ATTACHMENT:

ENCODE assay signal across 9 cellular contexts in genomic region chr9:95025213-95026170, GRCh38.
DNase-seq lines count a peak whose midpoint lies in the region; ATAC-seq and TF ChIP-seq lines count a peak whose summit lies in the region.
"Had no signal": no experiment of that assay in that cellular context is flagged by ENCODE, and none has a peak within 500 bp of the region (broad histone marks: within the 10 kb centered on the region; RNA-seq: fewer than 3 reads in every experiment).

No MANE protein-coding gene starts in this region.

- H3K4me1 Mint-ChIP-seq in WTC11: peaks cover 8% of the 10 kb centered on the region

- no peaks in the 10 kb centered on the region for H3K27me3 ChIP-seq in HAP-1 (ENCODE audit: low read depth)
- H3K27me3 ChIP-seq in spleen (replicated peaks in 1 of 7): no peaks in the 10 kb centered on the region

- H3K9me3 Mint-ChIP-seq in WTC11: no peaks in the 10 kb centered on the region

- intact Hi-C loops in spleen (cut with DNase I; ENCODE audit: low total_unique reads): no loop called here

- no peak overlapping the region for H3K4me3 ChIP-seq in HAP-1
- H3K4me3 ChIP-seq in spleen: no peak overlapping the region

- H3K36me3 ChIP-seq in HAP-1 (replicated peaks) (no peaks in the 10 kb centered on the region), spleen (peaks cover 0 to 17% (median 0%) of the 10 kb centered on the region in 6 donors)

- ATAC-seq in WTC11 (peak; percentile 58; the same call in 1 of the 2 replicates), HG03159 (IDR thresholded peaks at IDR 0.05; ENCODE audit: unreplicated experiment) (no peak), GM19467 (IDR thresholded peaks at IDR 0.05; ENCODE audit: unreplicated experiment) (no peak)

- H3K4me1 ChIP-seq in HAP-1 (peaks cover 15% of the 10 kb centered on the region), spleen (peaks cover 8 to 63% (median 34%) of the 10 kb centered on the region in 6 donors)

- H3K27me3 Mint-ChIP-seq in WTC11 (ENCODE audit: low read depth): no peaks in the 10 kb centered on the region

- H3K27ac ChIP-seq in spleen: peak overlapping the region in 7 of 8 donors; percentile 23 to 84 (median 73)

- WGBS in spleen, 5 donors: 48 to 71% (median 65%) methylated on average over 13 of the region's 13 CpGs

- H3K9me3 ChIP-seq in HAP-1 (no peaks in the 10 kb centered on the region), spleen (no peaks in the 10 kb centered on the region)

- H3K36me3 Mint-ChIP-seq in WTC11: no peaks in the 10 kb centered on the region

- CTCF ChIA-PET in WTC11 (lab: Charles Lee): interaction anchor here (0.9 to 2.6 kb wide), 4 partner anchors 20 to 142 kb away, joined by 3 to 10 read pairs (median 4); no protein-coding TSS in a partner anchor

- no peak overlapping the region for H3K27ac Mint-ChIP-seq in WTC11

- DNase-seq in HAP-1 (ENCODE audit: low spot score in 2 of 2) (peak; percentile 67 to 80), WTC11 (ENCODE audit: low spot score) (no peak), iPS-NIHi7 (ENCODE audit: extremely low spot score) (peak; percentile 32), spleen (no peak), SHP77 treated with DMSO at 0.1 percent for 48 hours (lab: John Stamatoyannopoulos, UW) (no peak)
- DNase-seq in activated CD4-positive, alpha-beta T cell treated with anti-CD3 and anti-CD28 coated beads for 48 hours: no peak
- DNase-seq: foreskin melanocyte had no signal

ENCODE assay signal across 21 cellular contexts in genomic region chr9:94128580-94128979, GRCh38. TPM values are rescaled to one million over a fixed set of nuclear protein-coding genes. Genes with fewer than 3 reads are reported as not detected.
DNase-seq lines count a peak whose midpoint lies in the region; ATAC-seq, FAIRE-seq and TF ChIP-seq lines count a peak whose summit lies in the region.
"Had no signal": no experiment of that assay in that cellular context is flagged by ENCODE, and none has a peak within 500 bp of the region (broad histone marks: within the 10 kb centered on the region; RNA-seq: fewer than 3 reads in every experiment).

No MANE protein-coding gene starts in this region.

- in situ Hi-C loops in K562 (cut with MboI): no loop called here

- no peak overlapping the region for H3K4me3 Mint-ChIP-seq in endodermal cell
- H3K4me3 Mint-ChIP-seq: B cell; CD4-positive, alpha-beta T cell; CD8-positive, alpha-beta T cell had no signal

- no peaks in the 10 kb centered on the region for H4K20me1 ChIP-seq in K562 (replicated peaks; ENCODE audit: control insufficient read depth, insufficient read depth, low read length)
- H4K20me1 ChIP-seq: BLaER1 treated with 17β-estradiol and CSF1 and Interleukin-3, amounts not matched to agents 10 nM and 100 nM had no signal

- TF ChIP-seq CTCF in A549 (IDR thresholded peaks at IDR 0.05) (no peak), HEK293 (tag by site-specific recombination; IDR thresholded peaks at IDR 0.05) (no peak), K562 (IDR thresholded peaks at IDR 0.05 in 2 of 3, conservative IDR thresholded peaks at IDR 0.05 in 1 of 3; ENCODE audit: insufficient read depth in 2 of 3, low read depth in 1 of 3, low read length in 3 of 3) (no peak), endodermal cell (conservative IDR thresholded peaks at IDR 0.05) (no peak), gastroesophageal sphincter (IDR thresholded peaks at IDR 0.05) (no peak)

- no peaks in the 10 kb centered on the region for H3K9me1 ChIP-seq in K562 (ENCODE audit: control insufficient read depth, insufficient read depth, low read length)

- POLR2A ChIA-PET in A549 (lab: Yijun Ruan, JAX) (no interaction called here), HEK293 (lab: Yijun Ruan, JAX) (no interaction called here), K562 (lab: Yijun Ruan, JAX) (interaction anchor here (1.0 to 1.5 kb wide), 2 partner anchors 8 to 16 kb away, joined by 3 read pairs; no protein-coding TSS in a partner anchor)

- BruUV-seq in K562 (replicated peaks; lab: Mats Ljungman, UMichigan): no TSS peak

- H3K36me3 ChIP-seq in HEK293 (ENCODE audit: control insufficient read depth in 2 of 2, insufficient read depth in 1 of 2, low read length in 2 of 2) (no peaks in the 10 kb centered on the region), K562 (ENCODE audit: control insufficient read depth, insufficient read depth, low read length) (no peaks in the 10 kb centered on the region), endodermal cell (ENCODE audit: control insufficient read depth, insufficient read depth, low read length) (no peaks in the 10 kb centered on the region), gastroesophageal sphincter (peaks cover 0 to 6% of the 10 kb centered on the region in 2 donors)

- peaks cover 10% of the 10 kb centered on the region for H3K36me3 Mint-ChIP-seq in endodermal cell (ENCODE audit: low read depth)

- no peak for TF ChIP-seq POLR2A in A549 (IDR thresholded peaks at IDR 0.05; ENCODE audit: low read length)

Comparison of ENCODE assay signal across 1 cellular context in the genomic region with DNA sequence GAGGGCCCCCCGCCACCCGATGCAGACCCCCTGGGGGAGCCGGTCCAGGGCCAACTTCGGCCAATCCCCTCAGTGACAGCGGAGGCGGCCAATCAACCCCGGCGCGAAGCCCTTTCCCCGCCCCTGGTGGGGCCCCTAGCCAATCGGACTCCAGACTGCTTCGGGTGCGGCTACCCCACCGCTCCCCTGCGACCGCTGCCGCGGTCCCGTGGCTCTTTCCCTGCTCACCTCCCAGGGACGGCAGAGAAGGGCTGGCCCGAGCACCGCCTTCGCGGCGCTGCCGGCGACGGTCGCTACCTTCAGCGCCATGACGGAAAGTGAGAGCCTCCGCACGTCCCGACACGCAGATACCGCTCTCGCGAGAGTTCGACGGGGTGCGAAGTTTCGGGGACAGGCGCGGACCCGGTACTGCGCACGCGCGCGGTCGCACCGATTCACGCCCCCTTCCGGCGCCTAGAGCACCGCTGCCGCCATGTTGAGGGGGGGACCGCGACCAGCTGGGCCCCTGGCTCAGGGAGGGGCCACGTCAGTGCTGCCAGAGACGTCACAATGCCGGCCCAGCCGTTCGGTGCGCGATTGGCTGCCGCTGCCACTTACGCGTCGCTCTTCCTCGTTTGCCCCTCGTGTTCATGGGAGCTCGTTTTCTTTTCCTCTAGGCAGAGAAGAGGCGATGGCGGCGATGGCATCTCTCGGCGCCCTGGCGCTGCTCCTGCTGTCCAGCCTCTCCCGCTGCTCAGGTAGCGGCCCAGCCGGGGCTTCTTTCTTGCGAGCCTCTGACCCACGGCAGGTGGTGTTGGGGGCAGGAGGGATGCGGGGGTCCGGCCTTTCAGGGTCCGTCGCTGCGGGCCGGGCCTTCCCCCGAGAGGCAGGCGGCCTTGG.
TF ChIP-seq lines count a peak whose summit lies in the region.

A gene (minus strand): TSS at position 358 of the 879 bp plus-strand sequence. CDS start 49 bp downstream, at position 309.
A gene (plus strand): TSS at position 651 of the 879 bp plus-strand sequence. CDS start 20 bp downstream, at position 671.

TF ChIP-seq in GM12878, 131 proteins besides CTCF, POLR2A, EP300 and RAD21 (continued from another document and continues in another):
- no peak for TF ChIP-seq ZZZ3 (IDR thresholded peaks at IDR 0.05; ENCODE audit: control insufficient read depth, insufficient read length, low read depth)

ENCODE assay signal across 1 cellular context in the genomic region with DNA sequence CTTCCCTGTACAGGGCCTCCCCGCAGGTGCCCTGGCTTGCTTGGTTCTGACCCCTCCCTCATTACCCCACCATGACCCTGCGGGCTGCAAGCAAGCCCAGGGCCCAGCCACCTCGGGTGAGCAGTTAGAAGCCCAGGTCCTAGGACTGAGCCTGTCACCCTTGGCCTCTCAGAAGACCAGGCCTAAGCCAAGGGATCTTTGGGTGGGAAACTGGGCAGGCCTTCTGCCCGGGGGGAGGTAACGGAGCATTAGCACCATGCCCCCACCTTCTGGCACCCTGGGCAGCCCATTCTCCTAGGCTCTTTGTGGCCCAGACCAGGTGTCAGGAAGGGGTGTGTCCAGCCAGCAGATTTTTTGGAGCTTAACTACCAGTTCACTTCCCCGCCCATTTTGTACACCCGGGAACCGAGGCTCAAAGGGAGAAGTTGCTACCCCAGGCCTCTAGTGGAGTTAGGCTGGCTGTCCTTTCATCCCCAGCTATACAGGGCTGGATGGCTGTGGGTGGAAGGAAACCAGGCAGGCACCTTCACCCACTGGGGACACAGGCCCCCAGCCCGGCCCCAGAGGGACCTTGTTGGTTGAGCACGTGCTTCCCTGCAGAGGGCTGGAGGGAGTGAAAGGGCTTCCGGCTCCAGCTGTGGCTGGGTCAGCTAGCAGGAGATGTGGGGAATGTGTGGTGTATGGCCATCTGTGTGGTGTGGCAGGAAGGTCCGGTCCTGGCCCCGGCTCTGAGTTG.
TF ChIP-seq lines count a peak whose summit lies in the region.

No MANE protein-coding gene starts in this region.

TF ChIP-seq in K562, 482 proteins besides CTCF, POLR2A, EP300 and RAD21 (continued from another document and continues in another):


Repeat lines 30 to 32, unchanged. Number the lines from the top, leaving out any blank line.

- no peak overlapping the region for H3K4me3 Mint-ChIP-seq in endodermal cell
- H3K4me3 Mint-ChIP-seq: B cell; CD4-positive, alpha-beta T cell; CD8-positive, alpha-beta T cell had no signal

- no peaks in the 10 kb centered on the region for H4K20me1 ChIP-seq in K562 (replicated peaks; ENCODE audit: control insufficient read depth, insufficient read depth, low read length)